Abstract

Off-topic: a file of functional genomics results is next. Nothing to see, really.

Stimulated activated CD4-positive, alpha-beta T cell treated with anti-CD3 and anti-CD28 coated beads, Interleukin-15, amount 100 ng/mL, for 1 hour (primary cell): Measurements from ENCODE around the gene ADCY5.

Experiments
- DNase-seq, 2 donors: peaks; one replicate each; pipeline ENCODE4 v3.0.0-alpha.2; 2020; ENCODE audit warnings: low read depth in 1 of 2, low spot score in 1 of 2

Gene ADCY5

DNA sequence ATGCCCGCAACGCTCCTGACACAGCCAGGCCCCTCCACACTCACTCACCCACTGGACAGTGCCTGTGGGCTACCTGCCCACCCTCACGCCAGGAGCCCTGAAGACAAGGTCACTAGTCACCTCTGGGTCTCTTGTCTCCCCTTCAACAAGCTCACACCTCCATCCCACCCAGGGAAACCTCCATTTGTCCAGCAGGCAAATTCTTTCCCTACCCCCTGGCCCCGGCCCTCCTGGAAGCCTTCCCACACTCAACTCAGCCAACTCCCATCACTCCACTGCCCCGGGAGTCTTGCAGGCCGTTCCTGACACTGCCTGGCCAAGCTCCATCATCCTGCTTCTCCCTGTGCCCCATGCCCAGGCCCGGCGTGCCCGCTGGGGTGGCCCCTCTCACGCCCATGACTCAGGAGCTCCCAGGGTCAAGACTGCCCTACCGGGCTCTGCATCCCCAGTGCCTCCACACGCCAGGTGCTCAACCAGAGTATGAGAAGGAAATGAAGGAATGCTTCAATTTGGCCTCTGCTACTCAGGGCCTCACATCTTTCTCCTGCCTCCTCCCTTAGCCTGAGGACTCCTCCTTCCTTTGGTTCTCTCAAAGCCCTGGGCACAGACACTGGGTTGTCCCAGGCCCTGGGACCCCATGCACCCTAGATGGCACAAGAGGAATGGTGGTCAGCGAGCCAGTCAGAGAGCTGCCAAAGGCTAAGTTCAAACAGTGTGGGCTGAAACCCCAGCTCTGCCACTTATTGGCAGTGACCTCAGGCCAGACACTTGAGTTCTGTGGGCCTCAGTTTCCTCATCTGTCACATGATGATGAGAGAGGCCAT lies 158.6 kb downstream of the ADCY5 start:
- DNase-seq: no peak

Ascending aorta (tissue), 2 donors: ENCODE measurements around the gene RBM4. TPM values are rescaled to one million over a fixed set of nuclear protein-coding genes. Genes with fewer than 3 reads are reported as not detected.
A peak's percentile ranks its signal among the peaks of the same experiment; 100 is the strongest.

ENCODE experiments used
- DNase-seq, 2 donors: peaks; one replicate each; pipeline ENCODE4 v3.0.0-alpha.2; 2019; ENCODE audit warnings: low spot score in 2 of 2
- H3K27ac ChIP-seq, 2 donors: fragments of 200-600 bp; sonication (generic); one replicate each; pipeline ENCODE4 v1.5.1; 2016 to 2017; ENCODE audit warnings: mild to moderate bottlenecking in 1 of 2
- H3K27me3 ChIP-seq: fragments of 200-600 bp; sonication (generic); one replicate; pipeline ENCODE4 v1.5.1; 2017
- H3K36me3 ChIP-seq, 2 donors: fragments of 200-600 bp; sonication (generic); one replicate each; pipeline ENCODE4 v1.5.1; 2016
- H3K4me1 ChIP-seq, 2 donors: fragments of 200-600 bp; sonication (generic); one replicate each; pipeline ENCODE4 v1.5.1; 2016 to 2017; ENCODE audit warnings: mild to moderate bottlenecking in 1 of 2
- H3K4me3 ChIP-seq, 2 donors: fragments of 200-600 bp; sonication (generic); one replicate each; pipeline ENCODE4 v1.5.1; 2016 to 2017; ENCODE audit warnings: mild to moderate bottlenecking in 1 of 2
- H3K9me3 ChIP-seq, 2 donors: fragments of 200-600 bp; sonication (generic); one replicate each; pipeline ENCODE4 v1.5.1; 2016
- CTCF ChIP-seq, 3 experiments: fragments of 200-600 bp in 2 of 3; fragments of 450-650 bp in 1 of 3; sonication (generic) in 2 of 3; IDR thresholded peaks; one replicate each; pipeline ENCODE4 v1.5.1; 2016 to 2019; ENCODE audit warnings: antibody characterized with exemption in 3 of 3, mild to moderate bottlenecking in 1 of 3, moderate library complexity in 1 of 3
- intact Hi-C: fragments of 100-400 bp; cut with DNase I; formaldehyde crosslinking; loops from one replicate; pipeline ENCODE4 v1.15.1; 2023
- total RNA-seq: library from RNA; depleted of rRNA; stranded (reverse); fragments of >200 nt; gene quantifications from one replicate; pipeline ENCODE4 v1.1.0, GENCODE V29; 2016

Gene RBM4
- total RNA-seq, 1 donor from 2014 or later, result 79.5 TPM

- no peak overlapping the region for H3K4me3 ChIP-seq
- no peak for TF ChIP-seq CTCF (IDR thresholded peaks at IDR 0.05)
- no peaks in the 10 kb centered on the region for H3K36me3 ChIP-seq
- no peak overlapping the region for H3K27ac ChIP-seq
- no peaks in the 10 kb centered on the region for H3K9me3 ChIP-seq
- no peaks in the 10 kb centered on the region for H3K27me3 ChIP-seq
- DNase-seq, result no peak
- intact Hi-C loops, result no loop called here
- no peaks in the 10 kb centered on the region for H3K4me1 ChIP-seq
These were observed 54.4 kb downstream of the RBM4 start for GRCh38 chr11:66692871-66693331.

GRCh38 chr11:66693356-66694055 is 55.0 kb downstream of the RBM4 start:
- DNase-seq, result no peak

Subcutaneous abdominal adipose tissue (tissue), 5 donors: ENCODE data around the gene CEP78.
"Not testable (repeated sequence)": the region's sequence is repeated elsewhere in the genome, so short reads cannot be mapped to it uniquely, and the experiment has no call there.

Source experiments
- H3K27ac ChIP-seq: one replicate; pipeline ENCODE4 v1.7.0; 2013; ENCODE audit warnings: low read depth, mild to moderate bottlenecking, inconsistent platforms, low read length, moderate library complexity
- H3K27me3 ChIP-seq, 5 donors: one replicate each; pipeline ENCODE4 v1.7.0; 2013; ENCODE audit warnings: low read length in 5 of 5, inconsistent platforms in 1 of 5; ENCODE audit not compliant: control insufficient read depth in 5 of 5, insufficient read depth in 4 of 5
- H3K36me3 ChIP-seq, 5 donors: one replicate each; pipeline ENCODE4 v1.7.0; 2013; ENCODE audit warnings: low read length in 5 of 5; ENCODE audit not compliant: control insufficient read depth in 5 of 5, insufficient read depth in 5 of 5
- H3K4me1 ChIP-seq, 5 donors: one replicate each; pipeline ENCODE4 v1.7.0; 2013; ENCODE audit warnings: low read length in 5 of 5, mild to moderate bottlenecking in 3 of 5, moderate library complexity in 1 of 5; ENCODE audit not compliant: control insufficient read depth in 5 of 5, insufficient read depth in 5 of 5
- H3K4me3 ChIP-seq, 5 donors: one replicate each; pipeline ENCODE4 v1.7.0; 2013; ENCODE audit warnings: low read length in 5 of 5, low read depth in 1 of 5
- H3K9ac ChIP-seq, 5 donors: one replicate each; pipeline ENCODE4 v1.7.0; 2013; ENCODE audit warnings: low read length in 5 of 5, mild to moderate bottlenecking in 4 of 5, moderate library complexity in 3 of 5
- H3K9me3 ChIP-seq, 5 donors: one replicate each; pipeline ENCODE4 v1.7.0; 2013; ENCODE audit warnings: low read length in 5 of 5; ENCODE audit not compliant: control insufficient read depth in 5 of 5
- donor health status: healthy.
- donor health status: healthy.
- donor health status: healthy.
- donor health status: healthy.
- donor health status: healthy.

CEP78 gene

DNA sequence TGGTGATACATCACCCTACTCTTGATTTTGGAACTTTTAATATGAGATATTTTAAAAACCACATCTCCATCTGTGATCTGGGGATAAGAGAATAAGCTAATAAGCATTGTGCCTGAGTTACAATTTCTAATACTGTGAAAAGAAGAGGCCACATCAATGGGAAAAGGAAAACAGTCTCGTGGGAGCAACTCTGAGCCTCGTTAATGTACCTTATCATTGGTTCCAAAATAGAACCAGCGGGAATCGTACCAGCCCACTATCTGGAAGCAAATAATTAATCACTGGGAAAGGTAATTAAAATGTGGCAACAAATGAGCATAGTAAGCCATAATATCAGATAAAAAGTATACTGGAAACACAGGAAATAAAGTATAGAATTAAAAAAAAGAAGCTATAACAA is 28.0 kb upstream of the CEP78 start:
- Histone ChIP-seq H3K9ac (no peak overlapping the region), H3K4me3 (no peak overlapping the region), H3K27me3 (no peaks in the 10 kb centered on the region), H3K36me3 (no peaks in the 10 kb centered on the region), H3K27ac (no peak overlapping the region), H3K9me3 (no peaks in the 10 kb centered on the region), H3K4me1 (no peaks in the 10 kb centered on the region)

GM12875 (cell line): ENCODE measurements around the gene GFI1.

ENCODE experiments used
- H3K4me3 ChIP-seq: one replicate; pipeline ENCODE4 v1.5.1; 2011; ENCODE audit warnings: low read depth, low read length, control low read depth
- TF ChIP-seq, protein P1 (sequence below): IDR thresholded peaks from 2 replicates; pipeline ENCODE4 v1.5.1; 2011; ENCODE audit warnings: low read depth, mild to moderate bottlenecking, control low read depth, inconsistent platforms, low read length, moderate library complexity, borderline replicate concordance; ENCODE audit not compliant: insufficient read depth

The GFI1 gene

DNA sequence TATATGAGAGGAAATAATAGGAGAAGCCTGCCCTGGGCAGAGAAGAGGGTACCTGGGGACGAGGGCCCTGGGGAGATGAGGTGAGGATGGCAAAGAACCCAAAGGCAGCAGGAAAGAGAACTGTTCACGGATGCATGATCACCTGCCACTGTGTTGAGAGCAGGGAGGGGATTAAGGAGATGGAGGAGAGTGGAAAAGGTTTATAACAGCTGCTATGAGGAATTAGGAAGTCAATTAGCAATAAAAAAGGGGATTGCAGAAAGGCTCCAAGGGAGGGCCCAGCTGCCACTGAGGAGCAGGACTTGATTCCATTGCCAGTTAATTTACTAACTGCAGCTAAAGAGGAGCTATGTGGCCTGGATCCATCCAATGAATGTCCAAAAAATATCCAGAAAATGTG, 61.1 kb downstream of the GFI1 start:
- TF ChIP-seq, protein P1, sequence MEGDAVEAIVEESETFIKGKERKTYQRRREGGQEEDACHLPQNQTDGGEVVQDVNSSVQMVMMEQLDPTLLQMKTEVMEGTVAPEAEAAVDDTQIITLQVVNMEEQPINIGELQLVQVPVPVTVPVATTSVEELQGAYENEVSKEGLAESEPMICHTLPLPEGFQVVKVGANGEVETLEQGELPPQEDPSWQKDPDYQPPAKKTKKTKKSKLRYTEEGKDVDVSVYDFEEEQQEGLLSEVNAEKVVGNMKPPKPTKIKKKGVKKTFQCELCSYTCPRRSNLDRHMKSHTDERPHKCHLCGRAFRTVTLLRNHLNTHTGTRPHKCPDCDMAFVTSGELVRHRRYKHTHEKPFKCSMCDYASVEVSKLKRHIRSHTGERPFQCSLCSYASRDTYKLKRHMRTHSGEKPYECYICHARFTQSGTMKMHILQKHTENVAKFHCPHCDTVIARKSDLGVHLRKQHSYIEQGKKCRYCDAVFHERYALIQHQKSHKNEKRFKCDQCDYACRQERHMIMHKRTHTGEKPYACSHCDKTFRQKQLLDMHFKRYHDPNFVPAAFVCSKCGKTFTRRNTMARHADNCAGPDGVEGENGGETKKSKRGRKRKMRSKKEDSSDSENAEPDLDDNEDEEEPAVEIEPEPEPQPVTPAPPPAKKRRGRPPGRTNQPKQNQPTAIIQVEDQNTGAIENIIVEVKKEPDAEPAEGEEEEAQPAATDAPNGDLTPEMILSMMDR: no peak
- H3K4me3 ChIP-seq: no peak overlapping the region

Coda waves arise from scattering to form the later arriving components of a seismogram. Coda‐wave interferometry (CWI) is an emerging tool for constraining earthquake source properties from the interference pattern of coda waves between nearby events. A new earthquake location algorithm is derived which relies on coda‐wave‐based probabilistic estimates of earthquake separation. The algorithm can be used with coda waves alone or in tandem with arrival‐time data. Synthetic examples (2D and 3D) and real earthquakes on the Calaveras fault, California, are used to demonstrate the potential of coda waves for locating poorly recorded earthquakes. It is demonstrated that CWI: (a) outperforms traditional earthquake location techniques when the number of stations is small; (b) is self‐consistent across a broad range of station situations; and (c) can be used with a single station to locate earthquakes.

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